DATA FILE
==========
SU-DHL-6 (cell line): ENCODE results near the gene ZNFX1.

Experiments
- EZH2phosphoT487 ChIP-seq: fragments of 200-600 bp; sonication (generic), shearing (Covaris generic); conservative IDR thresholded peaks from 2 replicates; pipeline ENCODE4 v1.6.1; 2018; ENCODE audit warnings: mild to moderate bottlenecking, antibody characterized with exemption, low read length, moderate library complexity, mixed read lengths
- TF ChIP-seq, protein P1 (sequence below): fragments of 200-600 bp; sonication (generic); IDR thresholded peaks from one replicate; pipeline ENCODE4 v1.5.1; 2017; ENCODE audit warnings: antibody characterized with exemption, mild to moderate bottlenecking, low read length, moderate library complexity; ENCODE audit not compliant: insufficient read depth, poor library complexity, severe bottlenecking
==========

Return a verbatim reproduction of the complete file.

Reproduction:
SU-DHL-6 (cell line): ENCODE results near the gene ZNFX1.

Experiments
- EZH2phosphoT487 ChIP-seq: fragments of 200-600 bp; sonication (generic), shearing (Covaris generic); conservative IDR thresholded peaks from 2 replicates; pipeline ENCODE4 v1.6.1; 2018; ENCODE audit warnings: mild to moderate bottlenecking, antibody characterized with exemption, low read length, moderate library complexity, mixed read lengths
- TF ChIP-seq, protein P1 (sequence below): fragments of 200-600 bp; sonication (generic); IDR thresholded peaks from one replicate; pipeline ENCODE4 v1.5.1; 2017; ENCODE audit warnings: antibody characterized with exemption, mild to moderate bottlenecking, low read length, moderate library complexity; ENCODE audit not compliant: insufficient read depth, poor library complexity, severe bottlenecking